(This article belongs to the Section Ocean Engineering)
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17 pages, 5938 KiB  
Article
Automated Tethered Profiler for Hydrophysical and Bio-Optical Measurements in the Black Sea Carbon Observational Site
by Alexander G. Ostrovskii, Mikhail V. Emelianov, Oleg Y. Kochetov, Vyacheslav V. Kremenetskiy, Dmitry A. Shvoev, Sergey V. Volkov, Andrey G. Zatsepin, Nikolai M. Korovchinsky, Vladimir M. Olshanskiy and Alexander V. Olchev
J. Mar. Sci. Eng. 2022, 10(3), 322; https://doi.org/10.3390/jmse10030322 - 25 Feb 2022
Cited by 6 | Viewed by 2865
Abstract
Biogeochemical cycles of carbon transformation throughout the euphotic zone of the sea are controlled by physical processes, e.g., daily thermocline, variation in solar irradiance, thermohaline convection, and intermittent mixing. These processes should be regularly observed with sufficient time resolution at fixed geographical locations. [...] Read more.
Biogeochemical cycles of carbon transformation throughout the euphotic zone of the sea are controlled by physical processes, e.g., daily thermocline, variation in solar irradiance, thermohaline convection, and intermittent mixing. These processes should be regularly observed with sufficient time resolution at fixed geographical locations. This study provides a brief overview of the carbon observational site in the Northeastern Black Sea. The focus is on the design of a new tethered profiler Winchi for the inner continental shelf part of the site. The profiler hull and two outriggers comprise an open trimaran platform that is positively buoyant and tends to maintain a horizontal position in the water. The lower end of the winch wire is secured to the bottom anchor. By unwinding/winding the wire, the profiler ascends/descends while measuring the depth profiles of marine environment parameters ranging from the seafloor to air–sea interface. After surfacing, the profiler determines its location using the Global Positioning System (GPS) and transmits data to (and from) a server on land through the Global System for Mobile Communications (GSM). Initial field tests with the Winchi profiler at the Northeastern Black Sea shelf exhibited promising results. We report these early tests to demonstrate the use of Winchi. Full article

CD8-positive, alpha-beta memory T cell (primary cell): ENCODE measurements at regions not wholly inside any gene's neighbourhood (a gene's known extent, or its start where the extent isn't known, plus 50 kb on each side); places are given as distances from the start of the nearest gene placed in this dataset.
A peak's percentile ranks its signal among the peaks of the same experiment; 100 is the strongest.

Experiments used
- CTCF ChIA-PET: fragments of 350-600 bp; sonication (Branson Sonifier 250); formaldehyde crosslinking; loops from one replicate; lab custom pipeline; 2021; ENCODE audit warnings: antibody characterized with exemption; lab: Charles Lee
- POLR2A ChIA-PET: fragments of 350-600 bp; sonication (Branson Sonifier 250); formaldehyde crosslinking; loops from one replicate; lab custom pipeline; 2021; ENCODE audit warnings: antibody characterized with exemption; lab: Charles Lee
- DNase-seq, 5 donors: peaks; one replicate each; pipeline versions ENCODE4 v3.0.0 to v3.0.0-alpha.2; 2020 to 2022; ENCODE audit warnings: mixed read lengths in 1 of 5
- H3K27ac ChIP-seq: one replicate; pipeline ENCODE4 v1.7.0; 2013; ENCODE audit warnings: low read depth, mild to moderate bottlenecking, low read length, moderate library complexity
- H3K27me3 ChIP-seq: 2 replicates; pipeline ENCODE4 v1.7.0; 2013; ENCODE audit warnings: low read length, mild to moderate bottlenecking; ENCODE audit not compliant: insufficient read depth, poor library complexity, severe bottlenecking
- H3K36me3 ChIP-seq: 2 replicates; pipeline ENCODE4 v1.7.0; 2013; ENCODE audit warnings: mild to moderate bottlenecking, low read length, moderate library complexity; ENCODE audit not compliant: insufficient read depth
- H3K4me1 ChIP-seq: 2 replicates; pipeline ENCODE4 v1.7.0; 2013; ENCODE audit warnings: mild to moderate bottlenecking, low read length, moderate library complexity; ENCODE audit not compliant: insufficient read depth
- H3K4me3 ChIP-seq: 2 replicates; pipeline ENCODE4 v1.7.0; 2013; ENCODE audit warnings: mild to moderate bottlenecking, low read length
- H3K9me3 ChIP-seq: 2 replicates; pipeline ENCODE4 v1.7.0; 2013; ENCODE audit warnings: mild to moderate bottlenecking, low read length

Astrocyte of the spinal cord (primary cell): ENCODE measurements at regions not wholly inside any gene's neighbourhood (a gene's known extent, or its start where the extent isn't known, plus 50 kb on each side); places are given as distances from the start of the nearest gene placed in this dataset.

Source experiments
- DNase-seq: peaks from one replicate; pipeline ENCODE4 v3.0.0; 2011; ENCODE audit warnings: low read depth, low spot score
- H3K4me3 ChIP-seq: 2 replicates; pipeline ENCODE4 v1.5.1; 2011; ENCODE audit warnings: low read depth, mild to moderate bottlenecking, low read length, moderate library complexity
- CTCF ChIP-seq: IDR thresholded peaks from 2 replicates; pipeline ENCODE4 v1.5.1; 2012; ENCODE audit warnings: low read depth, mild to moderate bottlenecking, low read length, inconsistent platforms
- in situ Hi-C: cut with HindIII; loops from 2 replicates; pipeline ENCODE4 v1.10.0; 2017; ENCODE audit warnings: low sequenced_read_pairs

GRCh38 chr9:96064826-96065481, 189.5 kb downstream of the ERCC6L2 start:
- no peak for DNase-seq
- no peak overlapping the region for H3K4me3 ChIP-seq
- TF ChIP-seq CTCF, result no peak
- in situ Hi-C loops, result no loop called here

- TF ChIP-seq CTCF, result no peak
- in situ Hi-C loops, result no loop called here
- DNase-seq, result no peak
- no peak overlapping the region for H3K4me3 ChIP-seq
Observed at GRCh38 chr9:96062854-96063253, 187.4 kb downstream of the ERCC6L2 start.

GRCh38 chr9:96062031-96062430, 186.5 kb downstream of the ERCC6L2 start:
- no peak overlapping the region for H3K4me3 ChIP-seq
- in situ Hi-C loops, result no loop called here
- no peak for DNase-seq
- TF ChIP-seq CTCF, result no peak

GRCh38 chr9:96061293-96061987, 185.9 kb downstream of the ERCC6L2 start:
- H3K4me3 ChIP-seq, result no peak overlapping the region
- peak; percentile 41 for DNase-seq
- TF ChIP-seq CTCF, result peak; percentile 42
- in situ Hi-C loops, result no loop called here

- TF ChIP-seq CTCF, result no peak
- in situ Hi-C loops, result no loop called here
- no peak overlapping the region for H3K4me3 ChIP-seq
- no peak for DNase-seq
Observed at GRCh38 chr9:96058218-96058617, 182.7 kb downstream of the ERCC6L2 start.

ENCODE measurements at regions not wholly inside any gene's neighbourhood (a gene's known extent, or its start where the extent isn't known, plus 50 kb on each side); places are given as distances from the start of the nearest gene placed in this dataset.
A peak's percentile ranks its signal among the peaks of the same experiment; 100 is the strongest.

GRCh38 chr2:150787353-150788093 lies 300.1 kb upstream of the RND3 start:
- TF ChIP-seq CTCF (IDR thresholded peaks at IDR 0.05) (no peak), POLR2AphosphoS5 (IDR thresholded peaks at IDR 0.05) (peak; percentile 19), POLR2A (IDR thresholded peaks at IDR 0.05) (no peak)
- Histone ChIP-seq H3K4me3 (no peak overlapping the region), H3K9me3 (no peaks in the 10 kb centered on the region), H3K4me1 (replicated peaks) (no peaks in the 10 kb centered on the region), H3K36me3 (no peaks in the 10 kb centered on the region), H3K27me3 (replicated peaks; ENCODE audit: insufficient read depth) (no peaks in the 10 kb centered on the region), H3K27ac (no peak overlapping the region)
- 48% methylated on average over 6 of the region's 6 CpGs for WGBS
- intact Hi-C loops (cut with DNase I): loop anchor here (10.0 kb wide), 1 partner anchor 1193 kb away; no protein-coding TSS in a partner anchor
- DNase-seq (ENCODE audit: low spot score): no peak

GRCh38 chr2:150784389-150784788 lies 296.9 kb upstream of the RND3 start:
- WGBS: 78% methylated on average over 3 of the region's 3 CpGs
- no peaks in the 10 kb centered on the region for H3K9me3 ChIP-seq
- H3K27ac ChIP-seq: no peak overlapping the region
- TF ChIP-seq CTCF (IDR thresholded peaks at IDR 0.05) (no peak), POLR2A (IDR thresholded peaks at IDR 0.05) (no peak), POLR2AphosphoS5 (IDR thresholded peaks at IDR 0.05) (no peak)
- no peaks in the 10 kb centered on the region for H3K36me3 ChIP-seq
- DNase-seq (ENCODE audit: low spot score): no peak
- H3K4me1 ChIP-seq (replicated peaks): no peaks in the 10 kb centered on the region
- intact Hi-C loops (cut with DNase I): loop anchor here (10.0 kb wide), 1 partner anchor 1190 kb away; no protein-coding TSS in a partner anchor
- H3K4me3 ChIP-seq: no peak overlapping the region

(This article belongs to the Special Issue Technological Oceanography)
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16 pages, 21388 KiB  
Article
Investigation on a Large-Scale Braceless-TLP Floating Offshore Wind Turbine at Intermediate Water Depth
by Yiming Zhou, Yajun Ren, Wei Shi and Xin Li
J. Mar. Sci. Eng. 2022, 10(2), 302; https://doi.org/10.3390/jmse10020302 - 21 Feb 2022
Cited by 2 | Viewed by 3477
Abstract
Tension leg platform (TLP) is a cost-effective and high-performance support structure for floating offshore wind turbine (FOWT) because of its small responses in heave, pitch, and roll with the constraint of the tendons. China, as the largest market of offshore wind energy, has [...] Read more.
Tension leg platform (TLP) is a cost-effective and high-performance support structure for floating offshore wind turbine (FOWT) because of its small responses in heave, pitch, and roll with the constraint of the tendons. China, as the largest market of offshore wind energy, has shown a demand for developing reliable, viable floating platform support structures, especially aiming at the intermediate water depth. The present paper described a newly proposed 10-MW Braceless-TLP FOWT designed for a moderate water depth of 60 m. The numerical simulations of the FOWT are carried out using the coupled aero-hydro-servo-elastic-mooring calculation tool FAST. The measured wind and wave data of the target site close to the Fujian Province of China were used to evaluate the performance of the FOWT under the 100-, 50-, 5-, and 2-year-return stochastic weather conditions. The natural periods of the platform in surge, sway, heave, pitch, roll, and yaw were found to be within the range recommended by the design standard DNV-RP-0286 Coupled Analysis of Floating Wind Turbines. The largest surge of the water depth ratio among all the load cases was 15%, which was smaller than the admissible ratio of 23%. The tower top displacements remained between −1 m and 1 m, which were at a similar order to those of a 10-MW monopile-supported offshore wind turbine. The six tendons remained tensioned during the simulation, even under the operational and extreme (parked) environmental conditions. The Braceless-TLP FOWT showed an overall satisfying performance in terms of the structural stability and illustrates the feasibility of this type of FOWT at such a moderate water depth. Full article